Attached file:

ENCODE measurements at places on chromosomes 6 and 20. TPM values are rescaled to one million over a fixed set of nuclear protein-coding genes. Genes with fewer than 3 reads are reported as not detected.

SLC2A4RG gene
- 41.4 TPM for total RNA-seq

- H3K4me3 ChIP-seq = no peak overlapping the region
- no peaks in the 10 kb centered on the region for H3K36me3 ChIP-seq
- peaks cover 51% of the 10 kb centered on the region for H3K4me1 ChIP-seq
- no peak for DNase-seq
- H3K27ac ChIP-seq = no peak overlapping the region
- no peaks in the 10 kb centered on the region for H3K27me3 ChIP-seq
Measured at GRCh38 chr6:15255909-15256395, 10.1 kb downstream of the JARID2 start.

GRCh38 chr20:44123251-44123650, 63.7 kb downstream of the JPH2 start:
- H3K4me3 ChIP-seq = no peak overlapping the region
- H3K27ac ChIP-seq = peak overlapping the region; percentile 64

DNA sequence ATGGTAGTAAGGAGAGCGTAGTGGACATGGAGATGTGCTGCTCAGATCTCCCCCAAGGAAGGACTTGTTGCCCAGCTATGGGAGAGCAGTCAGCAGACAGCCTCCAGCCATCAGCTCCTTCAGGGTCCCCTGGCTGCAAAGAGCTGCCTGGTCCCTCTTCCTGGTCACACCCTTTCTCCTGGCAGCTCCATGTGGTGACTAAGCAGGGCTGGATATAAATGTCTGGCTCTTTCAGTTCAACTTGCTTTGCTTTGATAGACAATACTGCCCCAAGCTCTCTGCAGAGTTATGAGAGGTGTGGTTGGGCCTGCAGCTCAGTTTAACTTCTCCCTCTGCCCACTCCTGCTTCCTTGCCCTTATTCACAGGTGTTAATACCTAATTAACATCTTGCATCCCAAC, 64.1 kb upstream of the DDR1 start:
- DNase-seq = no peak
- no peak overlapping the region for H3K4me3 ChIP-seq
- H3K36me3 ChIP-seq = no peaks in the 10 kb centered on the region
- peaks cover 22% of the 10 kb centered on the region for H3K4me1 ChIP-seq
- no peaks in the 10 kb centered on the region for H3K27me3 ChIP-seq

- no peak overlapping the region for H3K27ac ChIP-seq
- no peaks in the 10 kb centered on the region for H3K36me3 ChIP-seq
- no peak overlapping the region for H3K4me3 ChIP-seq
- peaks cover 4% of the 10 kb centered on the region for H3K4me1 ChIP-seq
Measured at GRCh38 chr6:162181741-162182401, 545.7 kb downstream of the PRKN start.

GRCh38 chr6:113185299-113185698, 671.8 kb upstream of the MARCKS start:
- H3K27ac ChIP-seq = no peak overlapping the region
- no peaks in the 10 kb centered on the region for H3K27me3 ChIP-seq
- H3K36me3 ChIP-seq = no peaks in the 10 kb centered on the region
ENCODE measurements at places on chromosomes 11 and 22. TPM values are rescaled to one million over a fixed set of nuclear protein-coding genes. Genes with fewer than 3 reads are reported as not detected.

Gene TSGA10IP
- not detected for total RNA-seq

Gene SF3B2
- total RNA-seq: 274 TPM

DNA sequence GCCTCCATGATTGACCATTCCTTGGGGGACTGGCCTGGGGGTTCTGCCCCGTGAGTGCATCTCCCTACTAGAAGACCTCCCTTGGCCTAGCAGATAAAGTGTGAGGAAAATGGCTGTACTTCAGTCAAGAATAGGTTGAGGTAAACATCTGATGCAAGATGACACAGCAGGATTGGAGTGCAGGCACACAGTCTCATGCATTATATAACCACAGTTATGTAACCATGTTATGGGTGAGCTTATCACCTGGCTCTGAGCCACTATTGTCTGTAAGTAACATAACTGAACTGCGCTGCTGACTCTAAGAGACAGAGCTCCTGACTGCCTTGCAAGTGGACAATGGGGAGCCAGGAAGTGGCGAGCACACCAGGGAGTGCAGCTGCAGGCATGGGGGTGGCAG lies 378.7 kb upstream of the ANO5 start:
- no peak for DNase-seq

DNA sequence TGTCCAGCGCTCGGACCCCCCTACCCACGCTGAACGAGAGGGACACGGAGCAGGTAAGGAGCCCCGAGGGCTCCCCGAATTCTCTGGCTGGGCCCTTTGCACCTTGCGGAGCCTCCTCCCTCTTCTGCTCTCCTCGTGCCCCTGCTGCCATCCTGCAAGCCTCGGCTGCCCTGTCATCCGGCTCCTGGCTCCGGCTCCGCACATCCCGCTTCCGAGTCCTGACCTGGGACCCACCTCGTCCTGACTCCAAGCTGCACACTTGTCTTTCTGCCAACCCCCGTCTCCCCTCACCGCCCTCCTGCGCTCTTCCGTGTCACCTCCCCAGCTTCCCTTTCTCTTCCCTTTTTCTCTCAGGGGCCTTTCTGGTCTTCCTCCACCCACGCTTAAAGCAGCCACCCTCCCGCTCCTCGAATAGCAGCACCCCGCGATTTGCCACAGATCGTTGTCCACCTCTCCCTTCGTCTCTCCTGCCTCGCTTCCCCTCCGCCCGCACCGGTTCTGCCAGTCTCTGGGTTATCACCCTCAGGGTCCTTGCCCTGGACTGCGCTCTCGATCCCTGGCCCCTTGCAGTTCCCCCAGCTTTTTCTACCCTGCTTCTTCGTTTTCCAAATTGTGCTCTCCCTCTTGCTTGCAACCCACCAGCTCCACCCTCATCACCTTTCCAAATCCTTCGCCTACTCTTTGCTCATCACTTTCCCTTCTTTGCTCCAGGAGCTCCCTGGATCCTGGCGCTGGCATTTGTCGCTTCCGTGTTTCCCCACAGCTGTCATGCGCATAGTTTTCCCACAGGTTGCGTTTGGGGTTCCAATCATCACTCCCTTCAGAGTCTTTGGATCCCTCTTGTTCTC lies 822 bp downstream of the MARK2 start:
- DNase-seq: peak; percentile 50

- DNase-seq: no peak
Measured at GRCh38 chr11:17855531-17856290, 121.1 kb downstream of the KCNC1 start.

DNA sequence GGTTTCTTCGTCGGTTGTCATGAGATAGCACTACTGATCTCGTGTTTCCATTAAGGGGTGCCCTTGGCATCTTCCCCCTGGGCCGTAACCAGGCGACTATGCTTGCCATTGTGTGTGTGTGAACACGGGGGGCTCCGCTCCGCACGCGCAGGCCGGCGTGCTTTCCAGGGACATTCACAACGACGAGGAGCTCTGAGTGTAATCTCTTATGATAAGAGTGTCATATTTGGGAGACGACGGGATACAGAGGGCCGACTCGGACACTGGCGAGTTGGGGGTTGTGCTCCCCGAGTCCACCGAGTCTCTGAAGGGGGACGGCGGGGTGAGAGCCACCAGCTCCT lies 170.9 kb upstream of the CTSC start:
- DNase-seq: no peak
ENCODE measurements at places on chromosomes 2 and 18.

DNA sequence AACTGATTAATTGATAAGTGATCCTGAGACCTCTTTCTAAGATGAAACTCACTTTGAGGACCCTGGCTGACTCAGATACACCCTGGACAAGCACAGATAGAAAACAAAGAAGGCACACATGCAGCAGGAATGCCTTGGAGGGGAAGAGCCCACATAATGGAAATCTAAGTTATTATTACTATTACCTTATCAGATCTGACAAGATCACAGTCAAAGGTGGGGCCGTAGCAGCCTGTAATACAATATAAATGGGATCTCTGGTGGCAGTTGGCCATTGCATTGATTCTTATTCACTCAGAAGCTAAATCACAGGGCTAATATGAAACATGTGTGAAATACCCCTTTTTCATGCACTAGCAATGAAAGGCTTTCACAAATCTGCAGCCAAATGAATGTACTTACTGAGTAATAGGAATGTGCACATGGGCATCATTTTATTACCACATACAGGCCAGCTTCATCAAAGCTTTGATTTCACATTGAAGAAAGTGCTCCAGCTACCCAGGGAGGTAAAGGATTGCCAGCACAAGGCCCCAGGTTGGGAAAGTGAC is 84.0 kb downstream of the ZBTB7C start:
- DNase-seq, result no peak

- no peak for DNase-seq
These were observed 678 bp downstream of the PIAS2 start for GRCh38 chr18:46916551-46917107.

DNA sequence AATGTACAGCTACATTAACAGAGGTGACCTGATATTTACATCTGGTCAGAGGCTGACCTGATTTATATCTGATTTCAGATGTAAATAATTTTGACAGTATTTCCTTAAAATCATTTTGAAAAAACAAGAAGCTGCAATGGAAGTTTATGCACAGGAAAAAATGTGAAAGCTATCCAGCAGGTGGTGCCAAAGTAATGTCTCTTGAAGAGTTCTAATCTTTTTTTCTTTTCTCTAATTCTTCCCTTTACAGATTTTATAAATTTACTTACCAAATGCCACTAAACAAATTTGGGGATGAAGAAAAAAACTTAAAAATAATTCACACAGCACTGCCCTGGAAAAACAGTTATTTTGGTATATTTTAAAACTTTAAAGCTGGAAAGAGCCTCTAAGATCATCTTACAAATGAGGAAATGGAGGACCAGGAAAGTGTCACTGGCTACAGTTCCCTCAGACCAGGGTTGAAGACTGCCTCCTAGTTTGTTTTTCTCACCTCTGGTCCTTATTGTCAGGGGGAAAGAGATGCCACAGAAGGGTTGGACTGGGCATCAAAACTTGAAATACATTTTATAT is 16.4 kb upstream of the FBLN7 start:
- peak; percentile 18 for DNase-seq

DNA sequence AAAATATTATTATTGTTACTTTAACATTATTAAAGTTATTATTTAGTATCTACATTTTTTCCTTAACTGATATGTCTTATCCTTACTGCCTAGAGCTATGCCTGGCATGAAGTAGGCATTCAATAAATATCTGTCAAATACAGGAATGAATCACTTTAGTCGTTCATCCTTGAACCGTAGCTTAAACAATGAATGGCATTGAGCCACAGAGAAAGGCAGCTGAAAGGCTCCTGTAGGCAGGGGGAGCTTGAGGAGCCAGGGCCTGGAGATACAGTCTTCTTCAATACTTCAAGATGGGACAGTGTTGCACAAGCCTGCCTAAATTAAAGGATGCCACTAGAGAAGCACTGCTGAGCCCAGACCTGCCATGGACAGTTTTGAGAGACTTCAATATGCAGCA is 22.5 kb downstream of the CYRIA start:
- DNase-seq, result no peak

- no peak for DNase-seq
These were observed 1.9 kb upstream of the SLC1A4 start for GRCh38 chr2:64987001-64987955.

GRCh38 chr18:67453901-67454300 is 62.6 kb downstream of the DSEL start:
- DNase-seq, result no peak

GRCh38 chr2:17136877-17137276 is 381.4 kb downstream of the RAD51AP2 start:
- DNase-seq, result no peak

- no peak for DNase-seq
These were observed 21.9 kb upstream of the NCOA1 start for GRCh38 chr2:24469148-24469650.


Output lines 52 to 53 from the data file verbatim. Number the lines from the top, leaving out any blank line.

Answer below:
These were observed 1.9 kb upstream of the SLC1A4 start for GRCh38 chr2:64987001-64987955.

GRCh38 chr18:67453901-67454300 is 62.6 kb downstream of the DSEL start: